While domestic commentary on last week's spending review from British chancellor Rishi Sunak focused on what it said about coronavirus-era economic strategy, the UK's friends abroad will be just as interested in how it reflects the evolution of the country's sense of itself in the post-Brexit world.
What they saw, in massive increases in defence spending 10 days ago and in cuts of one-third in development aid, represent a significant strategic reprioritisation of hard over soft power that will cement the UK's position as the largest defence spender in Europe and the second largest in Nato, after the US.
The defence boost will lift the £41.5 billion annual budget by £5 billion a year, because the extra £16.5 billion over four years will come on top of a previous commitment to lift it by just above inflation. It is the biggest defence increase since the early days of Margaret Thatcher’s premiership.
"The international situation is more perilous and more intensely competitive than at any time since the cold war, and Britain must be true to our history and stand alongside our allies," prime minister Boris Johnson argued. As the Brexiting UK does what it can to curtail economic and political ties to allies in Europe, it woos its ally across the Atlantic in the language the latter understands best.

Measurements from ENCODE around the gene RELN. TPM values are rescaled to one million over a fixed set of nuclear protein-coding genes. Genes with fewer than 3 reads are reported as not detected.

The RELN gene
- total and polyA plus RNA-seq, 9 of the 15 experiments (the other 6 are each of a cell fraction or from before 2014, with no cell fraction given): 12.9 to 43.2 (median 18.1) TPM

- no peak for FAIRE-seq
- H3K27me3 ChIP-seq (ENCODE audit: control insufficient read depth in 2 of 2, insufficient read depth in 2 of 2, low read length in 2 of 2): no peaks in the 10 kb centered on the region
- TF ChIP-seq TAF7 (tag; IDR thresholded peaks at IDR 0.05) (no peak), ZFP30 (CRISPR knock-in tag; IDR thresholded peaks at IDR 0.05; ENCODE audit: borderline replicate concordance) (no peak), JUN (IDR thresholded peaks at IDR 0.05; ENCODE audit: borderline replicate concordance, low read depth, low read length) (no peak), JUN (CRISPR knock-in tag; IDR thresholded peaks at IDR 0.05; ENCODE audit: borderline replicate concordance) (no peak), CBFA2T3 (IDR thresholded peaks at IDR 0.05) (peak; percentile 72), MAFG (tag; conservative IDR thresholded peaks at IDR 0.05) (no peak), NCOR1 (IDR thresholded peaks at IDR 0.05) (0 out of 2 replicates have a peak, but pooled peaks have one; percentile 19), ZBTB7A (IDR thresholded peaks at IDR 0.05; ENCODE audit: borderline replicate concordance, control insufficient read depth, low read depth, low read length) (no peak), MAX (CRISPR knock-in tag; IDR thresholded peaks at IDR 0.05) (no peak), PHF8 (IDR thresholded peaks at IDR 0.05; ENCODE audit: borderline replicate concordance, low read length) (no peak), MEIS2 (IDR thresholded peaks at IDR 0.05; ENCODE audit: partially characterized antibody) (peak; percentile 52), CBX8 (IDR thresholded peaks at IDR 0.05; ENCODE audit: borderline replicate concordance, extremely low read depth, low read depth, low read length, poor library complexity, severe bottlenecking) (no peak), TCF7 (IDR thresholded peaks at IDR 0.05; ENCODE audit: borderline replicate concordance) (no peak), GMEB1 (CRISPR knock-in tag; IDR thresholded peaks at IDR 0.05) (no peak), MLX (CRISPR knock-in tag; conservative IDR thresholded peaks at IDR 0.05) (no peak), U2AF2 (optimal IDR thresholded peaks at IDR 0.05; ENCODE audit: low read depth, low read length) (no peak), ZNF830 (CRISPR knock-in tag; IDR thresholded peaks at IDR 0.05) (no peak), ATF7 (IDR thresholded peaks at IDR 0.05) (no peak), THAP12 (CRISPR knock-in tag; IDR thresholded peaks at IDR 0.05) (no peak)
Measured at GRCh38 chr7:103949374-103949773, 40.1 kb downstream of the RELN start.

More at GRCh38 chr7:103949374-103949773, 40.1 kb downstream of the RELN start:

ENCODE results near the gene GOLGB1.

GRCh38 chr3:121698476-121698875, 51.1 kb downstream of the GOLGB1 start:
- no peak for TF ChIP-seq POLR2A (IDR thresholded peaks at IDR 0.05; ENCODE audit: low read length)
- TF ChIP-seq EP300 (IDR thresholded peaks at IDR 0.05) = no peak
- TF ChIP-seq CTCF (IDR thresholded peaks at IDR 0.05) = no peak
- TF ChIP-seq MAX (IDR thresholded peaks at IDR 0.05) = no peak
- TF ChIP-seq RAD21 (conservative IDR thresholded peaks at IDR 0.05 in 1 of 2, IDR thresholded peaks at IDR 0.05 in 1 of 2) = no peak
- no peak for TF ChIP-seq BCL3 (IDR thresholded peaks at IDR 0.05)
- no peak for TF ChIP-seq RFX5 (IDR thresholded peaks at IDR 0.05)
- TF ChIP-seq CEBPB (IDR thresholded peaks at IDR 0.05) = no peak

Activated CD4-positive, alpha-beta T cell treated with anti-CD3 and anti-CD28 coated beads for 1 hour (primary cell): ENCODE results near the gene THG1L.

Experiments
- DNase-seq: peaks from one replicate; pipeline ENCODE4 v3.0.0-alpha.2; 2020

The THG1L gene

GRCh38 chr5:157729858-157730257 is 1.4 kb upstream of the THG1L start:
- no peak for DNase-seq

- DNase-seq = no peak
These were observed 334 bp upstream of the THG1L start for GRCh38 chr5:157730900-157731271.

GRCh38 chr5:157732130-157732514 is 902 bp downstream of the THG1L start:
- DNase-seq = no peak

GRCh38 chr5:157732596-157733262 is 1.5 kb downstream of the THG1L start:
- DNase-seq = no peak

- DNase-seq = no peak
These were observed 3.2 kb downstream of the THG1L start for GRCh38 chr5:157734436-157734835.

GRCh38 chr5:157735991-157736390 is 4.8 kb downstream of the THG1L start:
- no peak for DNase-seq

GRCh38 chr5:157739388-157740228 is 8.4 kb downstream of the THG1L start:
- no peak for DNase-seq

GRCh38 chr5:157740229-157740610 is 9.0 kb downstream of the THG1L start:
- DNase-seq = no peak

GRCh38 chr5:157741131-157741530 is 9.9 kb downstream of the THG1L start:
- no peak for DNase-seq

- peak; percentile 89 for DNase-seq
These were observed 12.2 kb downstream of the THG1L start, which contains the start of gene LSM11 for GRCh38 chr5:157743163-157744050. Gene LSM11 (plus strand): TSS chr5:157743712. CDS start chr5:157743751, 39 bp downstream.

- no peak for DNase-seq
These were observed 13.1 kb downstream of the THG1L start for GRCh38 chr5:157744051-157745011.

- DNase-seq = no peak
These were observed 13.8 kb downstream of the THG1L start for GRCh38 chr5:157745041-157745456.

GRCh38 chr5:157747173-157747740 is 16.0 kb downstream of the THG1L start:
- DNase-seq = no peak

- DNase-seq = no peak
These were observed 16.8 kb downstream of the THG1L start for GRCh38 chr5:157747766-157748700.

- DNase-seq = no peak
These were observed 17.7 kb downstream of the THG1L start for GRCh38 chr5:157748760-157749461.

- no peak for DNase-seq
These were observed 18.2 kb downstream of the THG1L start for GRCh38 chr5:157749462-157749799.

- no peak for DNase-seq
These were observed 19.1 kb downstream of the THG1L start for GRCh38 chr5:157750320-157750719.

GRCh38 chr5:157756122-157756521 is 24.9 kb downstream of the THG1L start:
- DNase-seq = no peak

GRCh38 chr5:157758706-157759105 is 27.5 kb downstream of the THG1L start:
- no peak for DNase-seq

Johnson's emphasis on shipbuilding and strengthening naval power hints to the US a willingness to be its partner in the key priority of countering China's predominance in the Pacific. That these ships will mostly be built in Scotland serves his domestic purpose of undermining nationalist arguments with promises of jobs.
The cut to development aid from the UN target of 0.7 per cent to 0.5 per cent of GNP, is deeply disappointing of a permanent member of the security council. The cut in the £15 billion aid budget this year comes on top of one of £2.9 billion due to the sharp decline in growth.
Casting around for excuses, Sunak could only lamely argue that the budget was "difficult to justify to the British people" in these times. But the Tories lost a minister – Lady Sugg, whose brief includes sustainable development, resigned – while there was backbench anger. Andrew Mitchell, former Tory development secretary, warned the cuts "will be the cause of 100,000 preventable deaths, mainly among children".
Priorities are clear, however. In a far from frugal package, involving some £280 billion pandemic spending next year and an overall economic boost of £40 billion to the economy, the Tories were also not willing to commit to sustaining wage subsidy support after the furlough scheme ends in March, or an extension of the one-year £20-a-week increase in universal credit announced at the start of the crisis.